Candidates in Conflict: Persuasive Attack and Defense in the 1992 Presidential Debates

By William L. Benoit; William T. Wells | Go to book overview

Appendix 1
Procedures Employed in the Study

This study used a computer program for qualitative research to facilitate analysis of the debates: The Ethnograph. This program requires computer text files for the discourse being studied, and these files must be formatted into a particular format. Computer files of the transcripts of the three 1992 presidential debates were edited to prepare them for this analysis (one file for each debate.). First, all questions and comments by the moderators were eliminated: only the utterances by the candidates were coded (of course, transcripts of both questions and answers were kept to help interpret and code the candidates' responses where necessary). Ethnograph does not require this procedure, but the computer files for each of the three debates were fairly long. Because we were coding only the candidates' utterances, and not the questions, we decided to delete all other comments to shorten the three files.

Second, in order for the computer program to be able to process the transcript files, margins were changed. Each candidate's turn at talk was formatted into a hanging indent, with the beginning of each utterance flush left, and the remainder of the turn indented. A right margin of forty left room for Ethnograph to number each line of the transcript. This margin also provided space for Ethnograph to insert coding symbols into the file on each numbered line.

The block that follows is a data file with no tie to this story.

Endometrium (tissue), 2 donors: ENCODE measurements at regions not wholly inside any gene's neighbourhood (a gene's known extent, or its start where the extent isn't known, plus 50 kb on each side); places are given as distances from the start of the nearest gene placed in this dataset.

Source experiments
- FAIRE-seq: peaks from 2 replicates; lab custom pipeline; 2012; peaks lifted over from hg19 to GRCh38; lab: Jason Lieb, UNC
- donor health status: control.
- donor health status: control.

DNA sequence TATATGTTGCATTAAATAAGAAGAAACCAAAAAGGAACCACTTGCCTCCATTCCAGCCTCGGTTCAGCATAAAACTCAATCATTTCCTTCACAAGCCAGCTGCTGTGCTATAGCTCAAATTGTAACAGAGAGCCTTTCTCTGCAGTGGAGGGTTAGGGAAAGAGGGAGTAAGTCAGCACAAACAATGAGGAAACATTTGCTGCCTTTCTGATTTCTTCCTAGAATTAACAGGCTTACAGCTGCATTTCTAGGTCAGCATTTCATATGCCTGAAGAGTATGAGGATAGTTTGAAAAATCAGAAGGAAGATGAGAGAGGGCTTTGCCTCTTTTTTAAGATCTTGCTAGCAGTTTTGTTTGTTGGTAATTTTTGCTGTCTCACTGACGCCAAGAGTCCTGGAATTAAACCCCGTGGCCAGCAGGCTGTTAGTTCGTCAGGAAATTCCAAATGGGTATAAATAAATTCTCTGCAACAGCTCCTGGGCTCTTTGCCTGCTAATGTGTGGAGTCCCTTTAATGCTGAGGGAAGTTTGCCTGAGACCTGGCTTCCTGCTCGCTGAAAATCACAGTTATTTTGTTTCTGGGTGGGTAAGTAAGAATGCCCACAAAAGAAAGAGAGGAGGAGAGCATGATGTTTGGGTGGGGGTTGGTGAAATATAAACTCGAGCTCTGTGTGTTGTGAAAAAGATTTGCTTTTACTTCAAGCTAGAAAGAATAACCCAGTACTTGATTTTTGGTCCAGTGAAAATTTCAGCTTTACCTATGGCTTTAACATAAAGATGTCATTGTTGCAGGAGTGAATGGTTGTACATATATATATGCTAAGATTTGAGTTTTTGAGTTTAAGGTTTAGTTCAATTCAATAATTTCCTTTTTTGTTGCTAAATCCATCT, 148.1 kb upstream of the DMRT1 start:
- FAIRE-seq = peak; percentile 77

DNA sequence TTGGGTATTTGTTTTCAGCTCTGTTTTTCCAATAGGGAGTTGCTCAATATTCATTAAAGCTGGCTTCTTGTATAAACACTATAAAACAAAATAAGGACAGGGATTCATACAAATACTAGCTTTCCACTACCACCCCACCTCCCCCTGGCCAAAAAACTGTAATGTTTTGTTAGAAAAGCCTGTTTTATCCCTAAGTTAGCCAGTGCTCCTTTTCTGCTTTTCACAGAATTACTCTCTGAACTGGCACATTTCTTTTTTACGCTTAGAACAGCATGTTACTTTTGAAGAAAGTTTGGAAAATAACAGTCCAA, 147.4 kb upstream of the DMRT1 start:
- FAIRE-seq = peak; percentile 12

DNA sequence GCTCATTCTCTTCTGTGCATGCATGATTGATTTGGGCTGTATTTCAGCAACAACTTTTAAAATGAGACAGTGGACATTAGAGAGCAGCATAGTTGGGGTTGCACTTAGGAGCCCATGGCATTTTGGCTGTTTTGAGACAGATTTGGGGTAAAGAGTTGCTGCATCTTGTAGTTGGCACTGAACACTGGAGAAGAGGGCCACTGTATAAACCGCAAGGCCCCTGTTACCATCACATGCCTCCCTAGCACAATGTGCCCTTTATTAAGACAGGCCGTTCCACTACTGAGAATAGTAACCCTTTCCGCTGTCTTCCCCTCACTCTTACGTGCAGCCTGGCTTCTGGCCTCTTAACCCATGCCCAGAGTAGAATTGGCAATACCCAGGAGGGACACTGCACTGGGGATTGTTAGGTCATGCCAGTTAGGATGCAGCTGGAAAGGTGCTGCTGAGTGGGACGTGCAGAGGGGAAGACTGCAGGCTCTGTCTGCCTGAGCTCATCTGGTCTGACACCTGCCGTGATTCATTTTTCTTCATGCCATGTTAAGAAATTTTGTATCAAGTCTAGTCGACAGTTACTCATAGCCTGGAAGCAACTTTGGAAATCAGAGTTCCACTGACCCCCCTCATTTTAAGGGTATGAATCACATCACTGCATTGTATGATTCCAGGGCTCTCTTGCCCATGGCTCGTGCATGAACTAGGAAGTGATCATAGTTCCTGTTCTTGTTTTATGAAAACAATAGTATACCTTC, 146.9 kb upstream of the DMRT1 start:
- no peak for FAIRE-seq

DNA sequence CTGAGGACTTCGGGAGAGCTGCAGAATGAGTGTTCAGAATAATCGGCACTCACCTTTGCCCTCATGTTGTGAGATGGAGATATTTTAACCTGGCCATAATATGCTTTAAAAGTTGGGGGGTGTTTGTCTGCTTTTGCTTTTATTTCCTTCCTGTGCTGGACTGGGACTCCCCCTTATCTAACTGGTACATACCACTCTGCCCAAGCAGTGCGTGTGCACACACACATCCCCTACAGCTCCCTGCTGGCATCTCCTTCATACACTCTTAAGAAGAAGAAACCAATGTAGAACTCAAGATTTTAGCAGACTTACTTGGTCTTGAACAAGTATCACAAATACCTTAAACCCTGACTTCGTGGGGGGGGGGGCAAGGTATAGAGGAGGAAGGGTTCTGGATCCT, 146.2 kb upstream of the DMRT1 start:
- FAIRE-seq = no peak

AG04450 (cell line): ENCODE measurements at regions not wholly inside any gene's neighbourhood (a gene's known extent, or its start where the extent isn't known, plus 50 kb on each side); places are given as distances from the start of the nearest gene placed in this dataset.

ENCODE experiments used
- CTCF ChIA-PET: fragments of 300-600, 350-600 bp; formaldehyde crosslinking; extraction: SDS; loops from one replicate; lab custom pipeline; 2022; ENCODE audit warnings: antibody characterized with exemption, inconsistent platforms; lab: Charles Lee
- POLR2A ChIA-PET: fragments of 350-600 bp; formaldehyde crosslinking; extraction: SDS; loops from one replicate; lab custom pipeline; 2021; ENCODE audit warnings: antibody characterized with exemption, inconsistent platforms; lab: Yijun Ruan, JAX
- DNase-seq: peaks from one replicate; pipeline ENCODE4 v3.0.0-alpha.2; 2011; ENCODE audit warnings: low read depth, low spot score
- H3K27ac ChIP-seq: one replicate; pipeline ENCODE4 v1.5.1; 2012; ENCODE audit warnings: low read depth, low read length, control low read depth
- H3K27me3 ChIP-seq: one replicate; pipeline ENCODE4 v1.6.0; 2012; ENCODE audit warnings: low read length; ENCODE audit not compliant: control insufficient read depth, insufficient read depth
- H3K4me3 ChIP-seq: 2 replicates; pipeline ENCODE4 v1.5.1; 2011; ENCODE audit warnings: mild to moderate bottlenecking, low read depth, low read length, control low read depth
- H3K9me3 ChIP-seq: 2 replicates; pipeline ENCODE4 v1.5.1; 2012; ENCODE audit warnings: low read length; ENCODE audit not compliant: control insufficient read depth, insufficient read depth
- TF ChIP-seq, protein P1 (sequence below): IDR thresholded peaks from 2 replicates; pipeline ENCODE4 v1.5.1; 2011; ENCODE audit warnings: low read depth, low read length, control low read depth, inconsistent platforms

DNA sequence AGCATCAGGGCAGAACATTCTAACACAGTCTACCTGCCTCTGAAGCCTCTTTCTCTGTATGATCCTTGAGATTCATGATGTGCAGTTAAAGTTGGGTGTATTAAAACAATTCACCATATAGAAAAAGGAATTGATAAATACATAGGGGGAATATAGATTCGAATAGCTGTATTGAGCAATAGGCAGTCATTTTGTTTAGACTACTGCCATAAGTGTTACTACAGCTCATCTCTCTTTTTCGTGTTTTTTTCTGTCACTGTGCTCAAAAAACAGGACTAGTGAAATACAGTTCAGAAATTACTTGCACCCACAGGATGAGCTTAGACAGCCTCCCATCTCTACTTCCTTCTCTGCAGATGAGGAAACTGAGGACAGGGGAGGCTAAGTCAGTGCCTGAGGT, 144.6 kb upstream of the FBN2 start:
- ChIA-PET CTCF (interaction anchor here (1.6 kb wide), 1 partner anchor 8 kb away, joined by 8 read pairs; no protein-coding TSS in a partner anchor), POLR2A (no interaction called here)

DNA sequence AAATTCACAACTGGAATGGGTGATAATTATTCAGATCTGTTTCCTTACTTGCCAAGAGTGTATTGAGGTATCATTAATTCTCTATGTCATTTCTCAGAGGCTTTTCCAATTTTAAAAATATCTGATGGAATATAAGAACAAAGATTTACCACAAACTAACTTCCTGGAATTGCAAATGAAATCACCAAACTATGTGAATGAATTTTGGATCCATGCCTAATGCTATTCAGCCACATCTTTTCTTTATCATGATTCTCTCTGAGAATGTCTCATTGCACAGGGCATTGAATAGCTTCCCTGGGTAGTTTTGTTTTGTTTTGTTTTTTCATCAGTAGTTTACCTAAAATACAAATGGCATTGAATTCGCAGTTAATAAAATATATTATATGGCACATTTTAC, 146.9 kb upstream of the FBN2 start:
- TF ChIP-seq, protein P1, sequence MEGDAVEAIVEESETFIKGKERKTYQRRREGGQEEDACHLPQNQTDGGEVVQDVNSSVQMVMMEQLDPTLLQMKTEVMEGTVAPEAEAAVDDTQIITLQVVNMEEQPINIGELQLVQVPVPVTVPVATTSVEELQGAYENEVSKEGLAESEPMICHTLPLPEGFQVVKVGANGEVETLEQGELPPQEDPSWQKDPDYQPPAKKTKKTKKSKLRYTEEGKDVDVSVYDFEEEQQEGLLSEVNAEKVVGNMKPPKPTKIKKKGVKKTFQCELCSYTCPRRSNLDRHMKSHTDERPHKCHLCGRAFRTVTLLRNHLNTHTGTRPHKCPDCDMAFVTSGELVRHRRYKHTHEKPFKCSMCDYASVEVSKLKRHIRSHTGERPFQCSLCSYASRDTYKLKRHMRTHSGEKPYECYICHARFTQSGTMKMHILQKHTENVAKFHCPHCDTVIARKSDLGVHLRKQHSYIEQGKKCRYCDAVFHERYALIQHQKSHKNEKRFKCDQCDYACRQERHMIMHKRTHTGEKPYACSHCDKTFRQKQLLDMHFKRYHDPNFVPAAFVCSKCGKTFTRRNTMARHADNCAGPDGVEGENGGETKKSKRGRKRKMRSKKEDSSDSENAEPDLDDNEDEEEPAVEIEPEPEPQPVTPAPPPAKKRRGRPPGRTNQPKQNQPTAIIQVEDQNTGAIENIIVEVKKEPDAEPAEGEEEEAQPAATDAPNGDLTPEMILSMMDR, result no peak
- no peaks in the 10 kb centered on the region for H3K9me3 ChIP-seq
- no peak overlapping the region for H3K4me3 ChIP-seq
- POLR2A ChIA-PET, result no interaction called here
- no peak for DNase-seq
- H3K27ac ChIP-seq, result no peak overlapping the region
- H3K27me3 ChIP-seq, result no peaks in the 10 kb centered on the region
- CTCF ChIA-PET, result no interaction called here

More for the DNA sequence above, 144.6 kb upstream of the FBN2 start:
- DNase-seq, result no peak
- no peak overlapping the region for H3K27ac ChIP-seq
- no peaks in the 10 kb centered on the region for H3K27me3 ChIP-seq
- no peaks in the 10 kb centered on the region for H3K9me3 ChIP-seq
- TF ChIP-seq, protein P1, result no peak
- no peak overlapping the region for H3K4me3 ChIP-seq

Furthermore, symbols were inserted to identify the beginning of discrete segments of the transcripts (i.e., the beginning of a candidate's turn). Ethnograph uses a plus sign (+) to identify the beginning of a turn at talk. We provided two bits of information for each turn at talk. We labeled each turn as D1, D2, or D3, depending upon whether the transcript belonged to the first, second, or third debate. Also, we identified the candidate who was

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